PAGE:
Morbidity

Refers to ill-health in an individual and to levels of ill-health in a population or group.

Mortality

Death.

Non-English-speaking background

This term is used to describe people who have re-settled in Australia but who come from countries where English is not the primary language spoken. Includes people born in all countries not identified as English-speaking-background countries (equivalent to DIMIA English proficiency Groups 2 to 4). See also English-speaking-background.

Outcome (health outcome)

A health-related change due to a preventive or clinical intervention or service. (The intervention may be single or multiple and the outcome may relate to a person, group or population or be partly or wholly due to the intervention.)

Patient days

The total number of days for patients who were admitted to hospital for an episode of care and who separated during a specified reference period. A patient who is admitted and separated on the same day is allocated one patient day. Compare with Length of stay and Average length of stay.

Prescription drugs

Pharmaceutical drugs available only on the prescription of a registered medical practitioner and only from pharmacies.

Prevalence

The number or proportion of people with certain conditions in a population at a given time. Compare with Incidence.

Principal diagnosis

The diagnosis established to be chiefly responsible for occasioning the episode of care or attendance at a health care facility.

Re-admission

An admission to the same or different hospital within a defined period following discharge from a hospital.

Re-attendance

An admission to a hospital or visit to the emergency department within a defined period following discharge from hospital or the emergency department.

Risk factor

See Health risk factor.

Rural, Remoteness and Metropolitan Areas

Classification of remoteness used in the BEACH survey. Based on the patients’ location of residence.

Same day patient

Admitted patients who are admitted and separated on the same day.

SAND data

Additional questions asked of patients in subsamples of general practice encounters, as part of the BEACH survey.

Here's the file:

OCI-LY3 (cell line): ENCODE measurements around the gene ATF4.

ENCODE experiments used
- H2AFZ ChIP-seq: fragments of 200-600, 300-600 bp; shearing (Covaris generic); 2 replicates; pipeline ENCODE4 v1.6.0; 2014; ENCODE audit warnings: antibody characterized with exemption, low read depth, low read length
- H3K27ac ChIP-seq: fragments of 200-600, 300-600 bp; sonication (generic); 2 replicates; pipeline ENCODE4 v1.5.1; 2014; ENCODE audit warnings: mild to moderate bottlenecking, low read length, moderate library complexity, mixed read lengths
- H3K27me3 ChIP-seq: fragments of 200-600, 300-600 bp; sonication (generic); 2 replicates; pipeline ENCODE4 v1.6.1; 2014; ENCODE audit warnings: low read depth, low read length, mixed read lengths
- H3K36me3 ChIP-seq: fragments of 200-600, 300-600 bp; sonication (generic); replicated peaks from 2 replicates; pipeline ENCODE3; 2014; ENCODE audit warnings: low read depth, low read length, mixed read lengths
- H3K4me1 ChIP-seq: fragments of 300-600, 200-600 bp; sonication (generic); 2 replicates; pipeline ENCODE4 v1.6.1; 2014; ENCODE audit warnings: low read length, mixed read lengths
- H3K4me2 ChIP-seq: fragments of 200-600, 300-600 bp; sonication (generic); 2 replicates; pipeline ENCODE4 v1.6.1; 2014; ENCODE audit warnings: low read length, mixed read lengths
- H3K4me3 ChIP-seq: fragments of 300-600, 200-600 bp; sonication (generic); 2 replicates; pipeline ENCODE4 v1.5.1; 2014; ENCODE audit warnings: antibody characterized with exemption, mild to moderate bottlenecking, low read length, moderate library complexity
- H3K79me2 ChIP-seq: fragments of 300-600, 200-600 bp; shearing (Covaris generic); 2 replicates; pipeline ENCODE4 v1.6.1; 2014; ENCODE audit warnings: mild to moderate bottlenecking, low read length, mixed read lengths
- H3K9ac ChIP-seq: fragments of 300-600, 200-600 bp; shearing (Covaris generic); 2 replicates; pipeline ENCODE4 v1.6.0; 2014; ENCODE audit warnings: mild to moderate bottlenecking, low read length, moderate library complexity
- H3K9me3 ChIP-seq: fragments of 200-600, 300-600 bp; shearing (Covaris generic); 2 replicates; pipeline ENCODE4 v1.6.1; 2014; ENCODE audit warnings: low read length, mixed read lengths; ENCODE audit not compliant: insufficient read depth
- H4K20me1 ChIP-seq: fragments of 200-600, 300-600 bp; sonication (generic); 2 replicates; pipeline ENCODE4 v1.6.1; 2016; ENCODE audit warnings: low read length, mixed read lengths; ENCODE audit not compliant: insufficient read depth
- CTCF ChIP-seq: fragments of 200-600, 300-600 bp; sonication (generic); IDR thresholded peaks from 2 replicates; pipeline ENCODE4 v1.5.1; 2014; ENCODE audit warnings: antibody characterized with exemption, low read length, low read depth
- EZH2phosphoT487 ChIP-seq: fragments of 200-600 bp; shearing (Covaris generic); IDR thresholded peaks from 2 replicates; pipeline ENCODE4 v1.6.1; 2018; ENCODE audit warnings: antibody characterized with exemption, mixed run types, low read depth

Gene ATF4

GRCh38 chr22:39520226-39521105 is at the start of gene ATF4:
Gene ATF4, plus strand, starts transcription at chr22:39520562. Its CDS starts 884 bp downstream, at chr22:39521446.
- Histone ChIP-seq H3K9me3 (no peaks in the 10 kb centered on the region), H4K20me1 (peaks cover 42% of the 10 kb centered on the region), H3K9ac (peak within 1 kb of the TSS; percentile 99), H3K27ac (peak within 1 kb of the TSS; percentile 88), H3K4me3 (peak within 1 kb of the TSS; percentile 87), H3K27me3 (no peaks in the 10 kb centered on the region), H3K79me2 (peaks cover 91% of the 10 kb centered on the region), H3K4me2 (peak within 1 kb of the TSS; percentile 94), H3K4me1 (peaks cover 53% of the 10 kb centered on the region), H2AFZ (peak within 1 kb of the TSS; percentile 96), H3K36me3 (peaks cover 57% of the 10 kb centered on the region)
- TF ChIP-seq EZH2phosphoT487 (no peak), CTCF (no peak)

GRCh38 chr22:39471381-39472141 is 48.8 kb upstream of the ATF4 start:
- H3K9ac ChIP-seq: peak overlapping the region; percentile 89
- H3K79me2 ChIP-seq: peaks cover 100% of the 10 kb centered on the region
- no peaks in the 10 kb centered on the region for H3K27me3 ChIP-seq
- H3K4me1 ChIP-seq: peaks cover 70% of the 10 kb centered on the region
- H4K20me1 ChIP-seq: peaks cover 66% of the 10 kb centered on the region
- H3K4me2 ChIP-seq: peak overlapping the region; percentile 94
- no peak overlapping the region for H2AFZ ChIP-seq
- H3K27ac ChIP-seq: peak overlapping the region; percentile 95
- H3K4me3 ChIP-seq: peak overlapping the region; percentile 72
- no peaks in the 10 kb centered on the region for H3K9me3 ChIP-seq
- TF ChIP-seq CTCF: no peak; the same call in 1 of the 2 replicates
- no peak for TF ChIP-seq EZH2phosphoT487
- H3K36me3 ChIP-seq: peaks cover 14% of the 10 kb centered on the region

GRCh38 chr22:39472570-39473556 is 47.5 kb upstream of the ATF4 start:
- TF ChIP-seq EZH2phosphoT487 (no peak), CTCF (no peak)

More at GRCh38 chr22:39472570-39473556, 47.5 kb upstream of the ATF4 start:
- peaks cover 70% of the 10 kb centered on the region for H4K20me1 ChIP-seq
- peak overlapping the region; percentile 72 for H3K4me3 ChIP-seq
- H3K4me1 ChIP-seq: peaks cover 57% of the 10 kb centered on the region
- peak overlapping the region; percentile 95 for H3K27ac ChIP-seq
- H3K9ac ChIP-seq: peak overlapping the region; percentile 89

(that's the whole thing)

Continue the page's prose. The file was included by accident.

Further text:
SEIFA Index of Relative Socioeconomic Disadvantage

An index of socioeconomic status which provides a summary score for a range of key socioeconomic variables that are related to health status, including household income and resources, education, occupation, fluency in English, and Indigenous status.

Separation

See Hospital separation.

SF-36

Short-Form 36, a widely used questionnaire containing 36 questions that measure general health and wellbeing.

Six Step Asthma Management Plan

Consensus-based guidelines for the management of asthma. The six steps are: (1) Assess asthma severity; (2) Achieve best lung function; (3) Maintain best lung function: identify and avoid trigger factors; (4) Maintain best lung function: optimise medication program; (5) Develop an action plan; and (6) Educate and review regularly.

Spirometer/spirometry

Spirometry is a measure of lung function performed by a spirometer. Spirometry is used to establish the presence of airflow obstruction and its reversibility in response to bronchodilator, which is an important feature in the diagnosis of asthma.

Statistical significance

An indication from a statistical test that an observed difference or association may be significant, or ‘real’, because it is unlikely to be due to chance alone. A statistical result is often said to be ‘significant’ if it would occur by chance only once in twenty times or less often.

Total health expenditure

The sum of health expenditure for all health conditions (i.e. allocated recurrent health expenditure). This excludes expenditure that cannot be allocated to a specific disease (e.g. ambulance services) and capital expenditure (non-recurrent).

Underlying cause of death

The disease or condition considered to be most directly responsible for the death. Compare with Associated cause of death.

Wheeze

Breathing difficulty accompanied by an audible whistling sound.

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© Australian Institute of Health and Welfare 2005